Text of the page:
Capt. Dan is an American Sailing Association certified instructor and runs a sail charter operation in Southern California.
I'm particularly interested in sailing (obviously) and ecology issues, particularly those affecting the Channel Islands here in Southern California
Database errors lead to loss of US Navy minesweeper in Philippines
Eight or ten years ago, when GPS and chart plotters had been perfected, the navy sent a ship to sea without paper charts.
That action wasn’t the usual navy way. As any midshipman will tell you “The Navy represents 200 years of tradition unimpeded by progress.”
Adopting GPS and chart plotters seemed like progress, and I applauded the action. Until today when I learned through nex.gov that we lost USS Guardian (no loss of crew) because National Geospatial-Intelligence Agency misplaced a reef in the Sulu Sea in the southern Philippine by roughly eight miles.
The reef was misplaced only on the digital version of the chart, and much was made of the fact that the watch standers did not refer to paper charts or the light list or some very telling aids to navigation (lights on the reef).
Paper charts would have been useful here, but the database from which they are derived is the same one as the digital charts. If they had what amounted to an out-of-date paper chart, they’d have had a good reference. That hardly seems like a useful lesson. In fact, I don’t think there is no overarching lesson here that would have saved them. However, it might have been useful to look out the window and analyze the scene with more care. The flashing lights might have given them a clue that the chart plotter wasn’t telling them everything they needed to know.
Scholarship fund and Recycling program — all in one place.
Rex Avila adds to the scholarship fund for Kids-on-the-dock
We all know Rex Avila is a great guy and he is the guy we trust to keep us informed about the seaworthiness of our boats, but who knew he was a philanthropist and environmentalist?
Here’s the proof. Oh yeah, it looks like a bunch of beer cans, but my friends, this is Rex’s Kids-on-the-Dock Scholarship Fund. And at the rate we’re drinking Rex’s beer the kids will be able to go to Harvard. Well, maybe Stanford.
If you’re drinking beer or anything else in an aluminum can and you’re near our dock (J dock in Vintage Marina), please make a contribution.
It’s slow work — and a lot of beer, but as Rex points out, we’ve got 15 years to get it done. Still, we can use your help.
Two of the largest critters on the planet — Blue Whales — surfaced right in front of us on our way back to Channel Islands Harbor.
The Blue Whale known as 747 bids us adieu on a final long dive
Two Blue Whales surfaced about a whale’s length from Sancerre on our way home yesterday. A whale’s length, in this case, being slightly more than a boat length.
You never see much more than half of the whale, unless they breach or they swim close enough to to be seen below the surface.
I initially ID’d them as Finback whales, but was corrected by an FB friend who actually “knows” this whale with the upturned fluke ends. He told us that she even has a name, actually a couple of names: Delta, 747 or the Blue Cadillac.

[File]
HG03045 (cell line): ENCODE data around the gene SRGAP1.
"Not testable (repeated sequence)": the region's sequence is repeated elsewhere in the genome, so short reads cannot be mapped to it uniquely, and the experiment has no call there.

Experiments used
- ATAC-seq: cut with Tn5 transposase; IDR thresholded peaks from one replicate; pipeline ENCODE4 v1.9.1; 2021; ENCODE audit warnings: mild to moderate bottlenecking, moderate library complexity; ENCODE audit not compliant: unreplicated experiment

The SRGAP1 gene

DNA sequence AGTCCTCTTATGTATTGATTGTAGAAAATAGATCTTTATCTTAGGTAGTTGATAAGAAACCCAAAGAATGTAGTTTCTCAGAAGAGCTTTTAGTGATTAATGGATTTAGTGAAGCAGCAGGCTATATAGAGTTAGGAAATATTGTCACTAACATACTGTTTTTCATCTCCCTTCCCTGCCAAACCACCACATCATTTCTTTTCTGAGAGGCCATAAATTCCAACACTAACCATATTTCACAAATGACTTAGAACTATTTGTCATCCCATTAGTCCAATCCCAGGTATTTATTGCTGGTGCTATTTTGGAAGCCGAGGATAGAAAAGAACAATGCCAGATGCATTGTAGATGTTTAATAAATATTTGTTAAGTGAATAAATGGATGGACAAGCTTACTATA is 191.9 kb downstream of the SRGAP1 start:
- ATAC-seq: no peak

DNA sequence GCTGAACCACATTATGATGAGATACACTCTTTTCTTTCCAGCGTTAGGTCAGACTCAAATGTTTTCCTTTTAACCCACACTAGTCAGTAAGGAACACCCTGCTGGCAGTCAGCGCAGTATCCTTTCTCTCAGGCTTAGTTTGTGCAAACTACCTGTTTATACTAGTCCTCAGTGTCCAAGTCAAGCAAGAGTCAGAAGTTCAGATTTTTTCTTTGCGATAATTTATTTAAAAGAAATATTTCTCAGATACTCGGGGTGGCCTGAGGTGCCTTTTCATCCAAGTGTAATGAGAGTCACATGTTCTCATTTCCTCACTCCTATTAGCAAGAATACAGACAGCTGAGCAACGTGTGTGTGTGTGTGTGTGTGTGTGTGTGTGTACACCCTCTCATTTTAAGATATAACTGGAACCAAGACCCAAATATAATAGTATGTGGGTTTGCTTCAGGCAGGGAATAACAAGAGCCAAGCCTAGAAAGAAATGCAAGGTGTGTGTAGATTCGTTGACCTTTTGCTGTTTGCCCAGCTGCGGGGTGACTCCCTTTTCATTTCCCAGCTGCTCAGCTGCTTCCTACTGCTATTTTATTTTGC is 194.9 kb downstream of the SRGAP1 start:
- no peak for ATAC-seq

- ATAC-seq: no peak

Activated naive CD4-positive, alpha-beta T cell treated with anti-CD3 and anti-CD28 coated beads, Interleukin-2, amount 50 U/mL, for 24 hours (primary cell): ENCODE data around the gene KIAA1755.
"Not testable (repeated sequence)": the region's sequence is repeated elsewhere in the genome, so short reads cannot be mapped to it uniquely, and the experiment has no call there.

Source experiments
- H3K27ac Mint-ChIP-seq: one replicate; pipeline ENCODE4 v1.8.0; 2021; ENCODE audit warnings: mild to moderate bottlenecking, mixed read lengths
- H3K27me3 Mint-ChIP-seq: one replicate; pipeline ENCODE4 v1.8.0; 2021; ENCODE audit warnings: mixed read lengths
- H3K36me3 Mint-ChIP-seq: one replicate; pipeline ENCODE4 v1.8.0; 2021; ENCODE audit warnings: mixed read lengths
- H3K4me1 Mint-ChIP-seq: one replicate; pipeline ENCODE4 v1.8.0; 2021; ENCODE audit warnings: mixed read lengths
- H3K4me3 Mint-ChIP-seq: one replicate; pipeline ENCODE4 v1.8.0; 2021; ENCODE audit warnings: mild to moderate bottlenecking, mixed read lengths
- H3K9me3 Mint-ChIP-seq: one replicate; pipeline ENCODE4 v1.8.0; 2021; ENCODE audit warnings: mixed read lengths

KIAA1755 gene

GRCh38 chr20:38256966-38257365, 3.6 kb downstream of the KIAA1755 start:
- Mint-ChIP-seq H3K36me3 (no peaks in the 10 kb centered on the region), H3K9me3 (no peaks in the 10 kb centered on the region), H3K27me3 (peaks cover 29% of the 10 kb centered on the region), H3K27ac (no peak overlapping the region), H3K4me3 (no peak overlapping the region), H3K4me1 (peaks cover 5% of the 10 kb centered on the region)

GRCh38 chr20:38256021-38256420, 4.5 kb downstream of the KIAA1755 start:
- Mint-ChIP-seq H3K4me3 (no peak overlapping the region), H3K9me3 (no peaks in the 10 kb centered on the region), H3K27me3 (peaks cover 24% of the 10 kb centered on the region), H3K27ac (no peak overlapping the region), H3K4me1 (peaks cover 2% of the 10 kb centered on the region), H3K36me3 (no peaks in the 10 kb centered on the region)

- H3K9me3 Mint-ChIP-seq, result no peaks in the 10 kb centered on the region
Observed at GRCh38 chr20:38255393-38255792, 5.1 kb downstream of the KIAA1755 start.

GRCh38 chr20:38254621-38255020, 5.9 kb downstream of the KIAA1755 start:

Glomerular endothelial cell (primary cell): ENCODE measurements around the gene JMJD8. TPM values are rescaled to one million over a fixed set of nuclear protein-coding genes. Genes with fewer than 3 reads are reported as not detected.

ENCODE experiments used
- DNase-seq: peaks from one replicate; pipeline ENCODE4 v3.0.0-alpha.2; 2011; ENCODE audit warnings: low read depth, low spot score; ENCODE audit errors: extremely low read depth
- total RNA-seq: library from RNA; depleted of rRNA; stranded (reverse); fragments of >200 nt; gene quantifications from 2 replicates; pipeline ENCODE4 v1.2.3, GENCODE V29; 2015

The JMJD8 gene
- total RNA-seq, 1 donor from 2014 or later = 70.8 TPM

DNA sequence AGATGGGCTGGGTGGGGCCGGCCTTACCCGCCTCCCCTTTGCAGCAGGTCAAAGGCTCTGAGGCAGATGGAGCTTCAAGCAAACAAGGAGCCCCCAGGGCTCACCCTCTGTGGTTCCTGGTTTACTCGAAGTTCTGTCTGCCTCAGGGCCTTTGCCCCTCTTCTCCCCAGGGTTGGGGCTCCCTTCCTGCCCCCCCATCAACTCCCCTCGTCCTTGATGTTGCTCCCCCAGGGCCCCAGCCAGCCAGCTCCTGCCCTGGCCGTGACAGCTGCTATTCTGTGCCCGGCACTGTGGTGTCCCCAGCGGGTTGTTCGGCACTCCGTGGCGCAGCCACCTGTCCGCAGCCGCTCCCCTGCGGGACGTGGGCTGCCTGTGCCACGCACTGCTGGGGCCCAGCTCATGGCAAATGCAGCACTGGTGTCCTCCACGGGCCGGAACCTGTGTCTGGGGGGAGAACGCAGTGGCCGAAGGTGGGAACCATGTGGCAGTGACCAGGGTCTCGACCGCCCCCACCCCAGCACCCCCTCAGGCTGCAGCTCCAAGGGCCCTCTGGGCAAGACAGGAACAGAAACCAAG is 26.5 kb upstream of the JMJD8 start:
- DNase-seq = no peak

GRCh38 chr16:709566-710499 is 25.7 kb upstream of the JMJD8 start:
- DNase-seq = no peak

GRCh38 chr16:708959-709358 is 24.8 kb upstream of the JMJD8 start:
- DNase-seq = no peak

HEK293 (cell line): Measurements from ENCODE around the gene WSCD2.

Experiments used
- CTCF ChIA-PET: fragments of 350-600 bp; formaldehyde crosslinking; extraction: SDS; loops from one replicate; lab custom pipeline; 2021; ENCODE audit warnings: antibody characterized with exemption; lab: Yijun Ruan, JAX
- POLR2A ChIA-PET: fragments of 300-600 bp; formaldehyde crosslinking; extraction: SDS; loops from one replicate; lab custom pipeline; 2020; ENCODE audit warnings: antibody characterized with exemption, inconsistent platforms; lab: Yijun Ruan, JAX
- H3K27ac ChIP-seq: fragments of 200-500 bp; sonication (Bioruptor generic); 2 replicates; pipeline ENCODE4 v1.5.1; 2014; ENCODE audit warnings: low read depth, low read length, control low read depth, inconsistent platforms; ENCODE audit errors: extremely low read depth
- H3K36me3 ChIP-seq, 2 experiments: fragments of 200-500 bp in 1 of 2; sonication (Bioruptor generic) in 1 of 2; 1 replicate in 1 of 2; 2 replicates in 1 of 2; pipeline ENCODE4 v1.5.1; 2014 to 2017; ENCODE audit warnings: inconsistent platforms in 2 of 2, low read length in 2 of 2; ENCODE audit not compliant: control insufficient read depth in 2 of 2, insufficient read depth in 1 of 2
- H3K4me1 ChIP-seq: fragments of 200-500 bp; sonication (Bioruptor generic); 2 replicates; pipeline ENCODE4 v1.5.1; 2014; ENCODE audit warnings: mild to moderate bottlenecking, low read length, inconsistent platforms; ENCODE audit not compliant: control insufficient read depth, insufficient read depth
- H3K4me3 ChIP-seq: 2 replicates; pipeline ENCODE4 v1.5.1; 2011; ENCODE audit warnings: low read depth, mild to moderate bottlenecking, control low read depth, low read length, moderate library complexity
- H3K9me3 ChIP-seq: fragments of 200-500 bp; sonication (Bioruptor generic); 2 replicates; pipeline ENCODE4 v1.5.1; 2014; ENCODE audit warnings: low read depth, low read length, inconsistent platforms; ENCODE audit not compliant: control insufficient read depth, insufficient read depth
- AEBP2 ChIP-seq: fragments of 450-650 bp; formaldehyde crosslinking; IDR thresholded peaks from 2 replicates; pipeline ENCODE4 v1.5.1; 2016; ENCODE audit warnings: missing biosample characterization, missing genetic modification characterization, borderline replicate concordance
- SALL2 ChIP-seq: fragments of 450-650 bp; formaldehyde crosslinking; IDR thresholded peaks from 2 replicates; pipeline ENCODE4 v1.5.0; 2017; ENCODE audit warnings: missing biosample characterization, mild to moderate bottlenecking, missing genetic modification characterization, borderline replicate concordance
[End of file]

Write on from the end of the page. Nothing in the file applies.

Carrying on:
I prefer Blue Cadillac. I don’t know if her swim partner has a name.
The Blues have been hanging out close to the east end of Santa Cruz Island and the Humpbacks have been nearer Santa Barbara than our neck of the channel.
It’s a fluke (not a pun, but a double entendre) that we saw these beasts, first, because we never expected to see them here — they’ve been hanging out in much deeper water and much farther out — and second, because we’re not in the whale watching business. That’s not a very practical business on a sailboat. We’re more likely to be found by the whales than the other way round. We’re here to provide entertainment for the whales. And so we did.
When we first saw this duo, we were 75-100 feet away on intersecting vectors. The whales cleared our bow and we stood off more than 100 yards. They were scooting along at almost 7 knots on a steady southeasterly heading, which we paralleled for 10 minutes or so. When we were near Hueneme canyon, 747 sounded. No point in hanging around after that, she’d stay down for a long time.
The new Coast Guard boats at Channel Islands station are part of a beefed up anti-crime mission.
But they’re still out there doing “safety inspections” on recreational vessels engaged in — ta dah — recreation.
Channel Islands Coast Guard has two new “jet” boats.
We were under sail and barely moving last week, when through dense fog we spotted this CG boat. It closed us slowly, probably got to within 100′ or so, when they turned on their blue flasher and sped toward this guy who was just emerging from the fog.
In the old days (last year), they did their boardings from a small RIB — a rubber boat, which required a step up to all but the lowest gunwales. We watched with interest as they boarded this guy. Even with no wind and no seaway, the jump down seemed like an athletic feat.
Our experience with these inspections is that the CG crew were always very polite and careful of our boat. Not a black streak did they leave. They checked the usual stuff: up-to-date documentation and flares and not much else. The whole procedure takes about 15 minutes from the request “May we board your vessel?” to “Good-bye, safe travels.”
It’d be a good idea to check your docs, flares, life jacket inventory and so forth before you head out.